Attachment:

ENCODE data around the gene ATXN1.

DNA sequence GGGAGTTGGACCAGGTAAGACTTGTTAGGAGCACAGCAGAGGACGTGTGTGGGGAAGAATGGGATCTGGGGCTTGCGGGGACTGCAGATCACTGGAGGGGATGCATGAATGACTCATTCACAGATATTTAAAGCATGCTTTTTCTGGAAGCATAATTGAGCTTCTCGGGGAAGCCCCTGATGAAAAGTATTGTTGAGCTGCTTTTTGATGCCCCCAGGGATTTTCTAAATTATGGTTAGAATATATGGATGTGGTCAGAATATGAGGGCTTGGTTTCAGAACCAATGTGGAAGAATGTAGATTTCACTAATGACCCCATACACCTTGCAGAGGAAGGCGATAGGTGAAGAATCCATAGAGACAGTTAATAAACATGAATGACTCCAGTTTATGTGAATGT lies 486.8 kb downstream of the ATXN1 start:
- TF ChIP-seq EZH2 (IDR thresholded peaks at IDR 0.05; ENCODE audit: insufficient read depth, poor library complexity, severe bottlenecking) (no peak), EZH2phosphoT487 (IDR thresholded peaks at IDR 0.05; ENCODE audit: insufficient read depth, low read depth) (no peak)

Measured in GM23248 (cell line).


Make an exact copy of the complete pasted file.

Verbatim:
ENCODE data around the gene ATXN1.

DNA sequence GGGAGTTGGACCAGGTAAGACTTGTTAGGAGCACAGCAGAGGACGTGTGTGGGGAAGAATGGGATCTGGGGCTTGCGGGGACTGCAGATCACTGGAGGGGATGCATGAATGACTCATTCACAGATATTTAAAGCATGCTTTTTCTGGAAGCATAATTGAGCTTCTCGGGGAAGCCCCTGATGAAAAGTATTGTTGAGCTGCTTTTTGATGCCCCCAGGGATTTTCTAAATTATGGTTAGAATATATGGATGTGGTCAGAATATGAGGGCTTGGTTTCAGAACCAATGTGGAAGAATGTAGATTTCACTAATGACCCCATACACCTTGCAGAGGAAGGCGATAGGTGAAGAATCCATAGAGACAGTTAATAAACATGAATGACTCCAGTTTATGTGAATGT lies 486.8 kb downstream of the ATXN1 start:
- TF ChIP-seq EZH2 (IDR thresholded peaks at IDR 0.05; ENCODE audit: insufficient read depth, poor library complexity, severe bottlenecking) (no peak), EZH2phosphoT487 (IDR thresholded peaks at IDR 0.05; ENCODE audit: insufficient read depth, low read depth) (no peak)

Measured in GM23248 (cell line).